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We have been fixing cracks in our interior, and exterior walls since we moved into our house 3 years ago, and it just keeps getting worse. Our house sits between a field that goes uphill at a 45 degree angle, and a downhill at 45 degrees on the other side of our house where the neighbors are located. We have about 2 feet clearance from the downhill and our foundation of our house. I'm wondering if these cracks are from the foundation losing its battle with the hill during the rain. The cracks are forming from our front door down the hall to our bedroom directly in the middle of the house. As previously stated we have been fixing them since we moved in, but lately they have been getting worse. The Cracks from our front door are corner cracks leading to the ceiling both outside in the stucco and inside drywall. We also have a crack leading from the hallway to the front door 5 feet long. We have another crack from our front window right next to the front door leading to the carpet. Is our foundation giving way?

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Have you noticed any issues with doors closing or windows not shutting evenly on the walls with cracks? –  mikes Sep 16 '12 at 23:37
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This is not a DIY project. You'll need to contact some engineers to determine if the house is sliding down the hill, and how to remedy the situation. –  Tester101 Sep 17 '12 at 12:20
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2 Answers

Cracks that run the entire length of the house typically are indication of either a crack in the foundation or a bend in the foundation severe enough to crack the superstructure.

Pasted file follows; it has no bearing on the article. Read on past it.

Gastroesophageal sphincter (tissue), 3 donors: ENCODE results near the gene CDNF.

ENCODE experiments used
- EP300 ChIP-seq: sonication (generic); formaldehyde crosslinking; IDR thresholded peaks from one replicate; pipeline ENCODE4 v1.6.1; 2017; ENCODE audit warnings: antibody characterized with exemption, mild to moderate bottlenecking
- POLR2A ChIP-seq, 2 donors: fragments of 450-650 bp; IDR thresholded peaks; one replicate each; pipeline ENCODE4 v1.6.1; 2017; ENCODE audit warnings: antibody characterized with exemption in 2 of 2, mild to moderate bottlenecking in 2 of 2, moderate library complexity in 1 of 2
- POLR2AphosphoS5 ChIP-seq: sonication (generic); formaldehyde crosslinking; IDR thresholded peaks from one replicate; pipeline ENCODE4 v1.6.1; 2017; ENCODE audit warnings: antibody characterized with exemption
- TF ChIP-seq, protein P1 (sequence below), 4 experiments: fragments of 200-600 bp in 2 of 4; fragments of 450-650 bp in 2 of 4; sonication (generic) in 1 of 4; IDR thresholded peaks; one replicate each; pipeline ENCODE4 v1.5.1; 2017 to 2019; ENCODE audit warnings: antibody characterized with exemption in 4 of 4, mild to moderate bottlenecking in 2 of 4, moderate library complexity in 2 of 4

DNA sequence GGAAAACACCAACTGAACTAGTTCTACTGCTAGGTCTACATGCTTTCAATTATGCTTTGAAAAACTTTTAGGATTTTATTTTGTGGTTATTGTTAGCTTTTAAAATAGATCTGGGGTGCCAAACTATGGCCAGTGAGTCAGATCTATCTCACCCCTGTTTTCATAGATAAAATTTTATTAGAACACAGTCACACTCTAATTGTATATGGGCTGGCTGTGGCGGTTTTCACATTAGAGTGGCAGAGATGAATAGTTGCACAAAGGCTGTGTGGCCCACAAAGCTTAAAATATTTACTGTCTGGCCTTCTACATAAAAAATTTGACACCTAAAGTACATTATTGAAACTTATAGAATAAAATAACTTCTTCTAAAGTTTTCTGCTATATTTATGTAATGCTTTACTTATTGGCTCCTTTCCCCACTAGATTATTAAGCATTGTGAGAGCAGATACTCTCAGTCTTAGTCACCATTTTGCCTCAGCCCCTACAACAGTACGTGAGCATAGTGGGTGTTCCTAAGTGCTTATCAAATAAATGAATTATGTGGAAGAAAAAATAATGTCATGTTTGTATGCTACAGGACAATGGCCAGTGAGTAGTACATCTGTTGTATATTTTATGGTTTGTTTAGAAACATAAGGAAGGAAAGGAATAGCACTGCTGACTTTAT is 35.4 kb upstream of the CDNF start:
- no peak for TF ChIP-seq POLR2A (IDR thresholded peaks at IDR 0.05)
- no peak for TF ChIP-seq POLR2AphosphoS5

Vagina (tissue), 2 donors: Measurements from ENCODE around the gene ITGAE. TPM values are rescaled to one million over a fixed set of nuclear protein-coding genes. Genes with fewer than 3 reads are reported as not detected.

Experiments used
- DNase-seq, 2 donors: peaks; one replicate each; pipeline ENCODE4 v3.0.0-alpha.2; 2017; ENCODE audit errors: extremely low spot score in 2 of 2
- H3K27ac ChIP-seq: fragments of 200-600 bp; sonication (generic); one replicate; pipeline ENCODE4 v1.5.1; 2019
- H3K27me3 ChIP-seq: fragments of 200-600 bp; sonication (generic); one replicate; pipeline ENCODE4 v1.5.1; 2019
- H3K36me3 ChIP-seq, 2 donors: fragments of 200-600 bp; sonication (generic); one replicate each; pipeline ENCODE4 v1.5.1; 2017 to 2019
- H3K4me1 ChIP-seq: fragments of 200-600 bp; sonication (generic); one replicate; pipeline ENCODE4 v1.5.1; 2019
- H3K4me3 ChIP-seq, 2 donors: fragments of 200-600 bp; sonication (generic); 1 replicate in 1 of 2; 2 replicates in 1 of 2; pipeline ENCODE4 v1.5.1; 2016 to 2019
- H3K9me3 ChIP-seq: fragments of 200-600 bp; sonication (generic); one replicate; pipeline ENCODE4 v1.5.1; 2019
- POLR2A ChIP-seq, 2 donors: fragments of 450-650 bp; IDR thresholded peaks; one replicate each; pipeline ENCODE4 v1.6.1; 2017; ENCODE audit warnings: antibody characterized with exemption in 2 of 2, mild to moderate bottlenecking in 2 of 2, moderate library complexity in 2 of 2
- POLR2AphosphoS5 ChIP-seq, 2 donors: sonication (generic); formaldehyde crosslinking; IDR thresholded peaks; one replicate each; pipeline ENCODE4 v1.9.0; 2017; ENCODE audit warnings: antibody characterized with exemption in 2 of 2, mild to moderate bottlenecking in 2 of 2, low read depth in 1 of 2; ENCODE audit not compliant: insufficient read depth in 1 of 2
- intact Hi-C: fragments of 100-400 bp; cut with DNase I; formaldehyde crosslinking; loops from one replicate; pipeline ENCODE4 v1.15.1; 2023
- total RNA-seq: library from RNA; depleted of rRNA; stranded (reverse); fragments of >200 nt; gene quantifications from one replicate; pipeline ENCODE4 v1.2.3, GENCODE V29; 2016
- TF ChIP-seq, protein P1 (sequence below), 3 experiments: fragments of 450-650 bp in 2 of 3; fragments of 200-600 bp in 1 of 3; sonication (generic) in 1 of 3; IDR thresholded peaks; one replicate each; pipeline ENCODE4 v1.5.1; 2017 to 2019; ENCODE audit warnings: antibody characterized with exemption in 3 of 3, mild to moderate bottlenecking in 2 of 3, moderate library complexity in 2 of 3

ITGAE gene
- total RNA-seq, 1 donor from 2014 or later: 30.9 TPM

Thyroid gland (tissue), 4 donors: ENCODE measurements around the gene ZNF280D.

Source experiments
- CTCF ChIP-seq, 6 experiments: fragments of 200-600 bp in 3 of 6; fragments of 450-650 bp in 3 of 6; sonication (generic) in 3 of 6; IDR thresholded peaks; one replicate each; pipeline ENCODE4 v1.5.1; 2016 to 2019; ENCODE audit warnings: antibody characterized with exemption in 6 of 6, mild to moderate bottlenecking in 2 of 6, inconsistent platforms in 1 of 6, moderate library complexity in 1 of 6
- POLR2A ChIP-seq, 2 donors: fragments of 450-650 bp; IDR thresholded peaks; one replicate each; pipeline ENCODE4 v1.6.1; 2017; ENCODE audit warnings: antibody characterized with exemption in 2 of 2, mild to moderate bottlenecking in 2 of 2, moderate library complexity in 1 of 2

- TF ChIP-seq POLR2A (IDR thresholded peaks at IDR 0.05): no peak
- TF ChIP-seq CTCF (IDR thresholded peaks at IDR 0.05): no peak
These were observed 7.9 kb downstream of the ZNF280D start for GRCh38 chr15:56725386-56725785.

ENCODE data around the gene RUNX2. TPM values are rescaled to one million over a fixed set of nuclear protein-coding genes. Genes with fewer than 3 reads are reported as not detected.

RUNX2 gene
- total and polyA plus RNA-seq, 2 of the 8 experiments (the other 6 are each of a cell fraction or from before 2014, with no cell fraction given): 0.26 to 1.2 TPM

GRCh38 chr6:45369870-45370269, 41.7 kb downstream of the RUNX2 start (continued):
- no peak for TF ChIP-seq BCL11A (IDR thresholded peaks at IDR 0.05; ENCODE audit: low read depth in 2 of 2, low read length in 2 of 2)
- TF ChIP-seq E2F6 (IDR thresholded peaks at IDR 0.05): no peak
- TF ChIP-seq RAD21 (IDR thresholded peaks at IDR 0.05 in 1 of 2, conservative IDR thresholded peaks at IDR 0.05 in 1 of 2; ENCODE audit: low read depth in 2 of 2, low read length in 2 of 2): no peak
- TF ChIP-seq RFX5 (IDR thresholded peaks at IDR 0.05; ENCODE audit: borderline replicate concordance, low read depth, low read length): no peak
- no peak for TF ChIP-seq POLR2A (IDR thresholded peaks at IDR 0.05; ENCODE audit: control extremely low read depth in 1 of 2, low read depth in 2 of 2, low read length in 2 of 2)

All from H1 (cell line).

The key is to get someone in to assess and improve the foundation before you need to assess and improve the foundation and fix the house framing.

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If your cracks are getting worse you have a serious problem, most likely subsidence, and that's bad. Get a professional, unbiased assessment and soon. Do not leave this problem any longer, deal with it right away! Get help!

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Sounds like a house placed on a hillside cut with half the house on solid hillside soil and the other half on uncompacted tailings from the cut. Nasty. 45 degrees is a pretty steep slope to have been messing around with, and it sounds like there was a failure to consult soil engineering to ensure a stable slope. In Portland, this lets go one day when the earth is completely saturated. –  Fiasco Labs Sep 17 '12 at 14:28
    
Yeah, bad. Likely expensive. If it is a new build (or even just a few years old) @Mike should be looking for a legal remedy –  GdD Sep 17 '12 at 14:44
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